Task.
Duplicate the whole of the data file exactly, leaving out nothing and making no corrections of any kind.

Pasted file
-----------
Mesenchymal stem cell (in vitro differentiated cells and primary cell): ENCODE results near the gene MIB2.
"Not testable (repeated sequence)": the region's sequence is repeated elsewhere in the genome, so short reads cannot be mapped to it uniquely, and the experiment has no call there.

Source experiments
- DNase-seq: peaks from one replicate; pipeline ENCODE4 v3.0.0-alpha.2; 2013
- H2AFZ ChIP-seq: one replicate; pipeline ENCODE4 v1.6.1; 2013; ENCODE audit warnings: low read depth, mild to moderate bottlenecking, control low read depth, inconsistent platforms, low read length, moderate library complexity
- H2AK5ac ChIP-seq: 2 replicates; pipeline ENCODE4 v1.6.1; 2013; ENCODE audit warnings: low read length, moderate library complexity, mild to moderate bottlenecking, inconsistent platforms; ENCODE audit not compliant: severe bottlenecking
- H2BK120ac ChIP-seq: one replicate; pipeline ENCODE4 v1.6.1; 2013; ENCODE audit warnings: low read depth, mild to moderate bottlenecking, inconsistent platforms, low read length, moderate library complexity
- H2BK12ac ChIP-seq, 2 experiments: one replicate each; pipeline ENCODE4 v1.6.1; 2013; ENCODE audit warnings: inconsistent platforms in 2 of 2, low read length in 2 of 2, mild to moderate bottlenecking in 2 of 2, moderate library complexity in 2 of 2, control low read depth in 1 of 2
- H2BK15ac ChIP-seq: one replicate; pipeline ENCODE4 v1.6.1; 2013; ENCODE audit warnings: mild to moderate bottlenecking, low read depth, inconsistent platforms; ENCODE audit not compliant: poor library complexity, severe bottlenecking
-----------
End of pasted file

Mesenchymal stem cell (in vitro differentiated cells and primary cell): ENCODE results near the gene MIB2.
"Not testable (repeated sequence)": the region's sequence is repeated elsewhere in the genome, so short reads cannot be mapped to it uniquely, and the experiment has no call there.

Source experiments
- DNase-seq: peaks from one replicate; pipeline ENCODE4 v3.0.0-alpha.2; 2013
- H2AFZ ChIP-seq: one replicate; pipeline ENCODE4 v1.6.1; 2013; ENCODE audit warnings: low read depth, mild to moderate bottlenecking, control low read depth, inconsistent platforms, low read length, moderate library complexity
- H2AK5ac ChIP-seq: 2 replicates; pipeline ENCODE4 v1.6.1; 2013; ENCODE audit warnings: low read length, moderate library complexity, mild to moderate bottlenecking, inconsistent platforms; ENCODE audit not compliant: severe bottlenecking
- H2BK120ac ChIP-seq: one replicate; pipeline ENCODE4 v1.6.1; 2013; ENCODE audit warnings: low read depth, mild to moderate bottlenecking, inconsistent platforms, low read length, moderate library complexity
- H2BK12ac ChIP-seq, 2 experiments: one replicate each; pipeline ENCODE4 v1.6.1; 2013; ENCODE audit warnings: inconsistent platforms in 2 of 2, low read length in 2 of 2, mild to moderate bottlenecking in 2 of 2, moderate library complexity in 2 of 2, control low read depth in 1 of 2
- H2BK15ac ChIP-seq: one replicate; pipeline ENCODE4 v1.6.1; 2013; ENCODE audit warnings: mild to moderate bottlenecking, low read depth, inconsistent platforms; ENCODE audit not compliant: poor library complexity, severe bottlenecking